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A fish turns its head and travels upstream. It is joined by another and a school forms and swims upstream to ancestral spawning grounds. Eggs on current, eggs on stream-bottom. Young hatch, young grow, young travel back to sea. Welcome to The Nature of Phenology where we share the cycles and seasons of the outdoors. I’m your host, Hazel Stark, and this episode was written by Joe Horn.
The winter solstice: the darkest day of the year. We wake up to a dark world and watch, often in dismay, as the sun sets early in the middle of the afternoon. Just eight hours and forty-eight minutes of calmingly dim sunlight illuminating the frosty forest around me today. Often for us humans, dark cold days encourage relaxation and stillness. It is a good time of year to hunker down next to a blazing woodstove to darn one’s holey socks, knit a few more rows on that bulky soon-to-be sweater, catch up on a dense novel, or eagerly tie fishing fly after fishing fly in hopeful preparation for next year’s fishing season. But catching up on neglected projects isn’t in the cards for one single-minded native fish species that is currently ascending our icy coastal streams: Atlantic tomcod.
For those of you with a fondness for feasting on fine fish, you are probably quite familiar with various members of the cod family, which scientists refer to as the Gadidae. These gadiformes include many of the common firm, white-fleshed saltwater fish that one can find at a local monger like cod, haddock, pollock, red hake, white hake, and silver hake. Those among us that are ice fisher-folk might also be well acquainted with the cusk, or burbot, which is the only freshwater gadiform. But the tomcod live a life both in the salt and freshwater of our coastal waterways.
Tomcod rarely venture far from shore, staying mostly in eelgrass beds and rocky bays at water depths of only a few fathoms. The color and pattern of these fish naturally match the colors of their surroundings, being anywhere from yellow to olive or brown and speckled all over to blend into their surroundings. Unlike so many fish that spawn in either the spring or fall, tomcod are right now in our darkest days ascending our coastal rivers, streams, and brooks in search of freshwater spawning grounds. In addition to their odd seasonal selection, they also run from the ocean into freshwater making them something of an anadromous anomaly among their gadiform kin. Like most sea-run fish, they will often wait until a rising tide to make a push upstream to conserve energy and ensure there is adequate water for passage. When the female tomcod expel their eggs in fresh or slightly brackish waters, they sink to the bottom and will rest there for nearly a month until the eggs hatch and extremely tiny young emerge to begin their downstream migration to the briny bays along our coast where they will grow up.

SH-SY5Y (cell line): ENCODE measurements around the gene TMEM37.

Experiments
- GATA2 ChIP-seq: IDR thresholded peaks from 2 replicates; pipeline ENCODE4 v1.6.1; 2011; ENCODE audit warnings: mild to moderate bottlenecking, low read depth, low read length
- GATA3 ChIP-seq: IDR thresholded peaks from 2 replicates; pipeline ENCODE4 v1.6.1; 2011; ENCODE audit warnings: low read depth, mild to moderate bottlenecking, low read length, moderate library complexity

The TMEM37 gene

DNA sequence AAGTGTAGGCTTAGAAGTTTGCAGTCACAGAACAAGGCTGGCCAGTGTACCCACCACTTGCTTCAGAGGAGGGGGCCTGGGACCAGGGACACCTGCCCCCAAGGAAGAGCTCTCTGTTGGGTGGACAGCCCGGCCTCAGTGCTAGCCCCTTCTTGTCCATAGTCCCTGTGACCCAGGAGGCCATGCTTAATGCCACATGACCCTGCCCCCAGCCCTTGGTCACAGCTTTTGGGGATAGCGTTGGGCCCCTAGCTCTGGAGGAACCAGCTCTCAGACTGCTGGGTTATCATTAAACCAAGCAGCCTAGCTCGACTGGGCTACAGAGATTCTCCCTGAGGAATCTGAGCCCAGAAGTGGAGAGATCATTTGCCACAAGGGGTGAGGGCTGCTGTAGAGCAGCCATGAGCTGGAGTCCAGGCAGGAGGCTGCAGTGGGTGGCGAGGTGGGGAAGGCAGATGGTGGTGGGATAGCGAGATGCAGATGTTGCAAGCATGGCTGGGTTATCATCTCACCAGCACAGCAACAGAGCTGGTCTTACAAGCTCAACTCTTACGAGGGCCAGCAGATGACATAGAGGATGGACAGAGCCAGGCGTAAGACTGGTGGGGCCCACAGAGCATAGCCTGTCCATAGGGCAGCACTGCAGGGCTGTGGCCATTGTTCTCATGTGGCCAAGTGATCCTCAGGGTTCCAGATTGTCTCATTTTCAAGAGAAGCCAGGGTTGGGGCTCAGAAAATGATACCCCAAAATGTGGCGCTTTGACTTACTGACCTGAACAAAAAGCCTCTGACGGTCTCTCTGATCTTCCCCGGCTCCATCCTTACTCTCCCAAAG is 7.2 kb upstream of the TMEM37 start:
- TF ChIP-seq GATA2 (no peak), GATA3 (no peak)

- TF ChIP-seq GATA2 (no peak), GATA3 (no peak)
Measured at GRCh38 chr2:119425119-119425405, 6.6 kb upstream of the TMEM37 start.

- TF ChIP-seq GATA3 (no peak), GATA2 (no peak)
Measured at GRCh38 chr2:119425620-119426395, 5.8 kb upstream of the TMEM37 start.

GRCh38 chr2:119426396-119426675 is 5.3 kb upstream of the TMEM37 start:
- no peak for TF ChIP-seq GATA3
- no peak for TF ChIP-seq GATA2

Tomcod spawning peaks precisely around the solstice once hard frosts or decidedly frozen weather is the norm and our creeks transition from warm, to cool, to frigid. This solstice spawning behavior has earned them the catchy nickname “frostfish.” But our Québécois neighbors to the north also refer to the tomcod as “poissons des chenaux,” or “fish of the channel,” in reference to the fish’s fondness and abundance in coastal waterways.
Unfortunately, pollution during the early to mid-20th century resulted in a widespread decline in the populations of these fish all across New England and a complete collapse of the commercial fisheries. But because of their relatively small size of about 9-12 inches long and their low importance in our modern food system, modern research on these fish has been scarce and scientists do not have a good sense of their current populations. They speculate that the species has rebounded some but may remain extirpated from some areas.
In the past, however, tomcod was a key component to coastal communities making it through the harsh Maine winter. The fish were either caught on line and hook, speared through gaps between tidal ice slabs, or were caught in traps during their solstice run. Like all members of the cod family, these frostfish were added to chowders, baked in cream, or simply breaded and fried, but could also be salted to preserve them for long storage.
So as you are hunkered down under blankets near woodstoves, you can think fondly of the intrepid tomcod as they ascend up our tidal creeks, rivers, and streams on today’s rising tide, often under slabs of salty ice.
You can find a link to the full transcript of this show as well as references, contact information, and accompanying photos by visiting archives.weru.org. You can also listen to or download our features or subscribe to podcasts. Theme music was by a pileated woodpecker, made available by the US Fish and Wildlife Service. Thanks for listening and please join us next week for another dive into The Nature of Phenology.
Stewart, L. L., & Auster, P. J. (n.d.). Species Profiles: Life Histories and Environmental Requirements of Coastal Fishes and Invertebrates (North Atlantic): Atlantic Tomcod. Retrieved November 19, 2018, from https://www.nwrc.usgs.gov/wdb/pub/species_profiles/82_11-076.pdf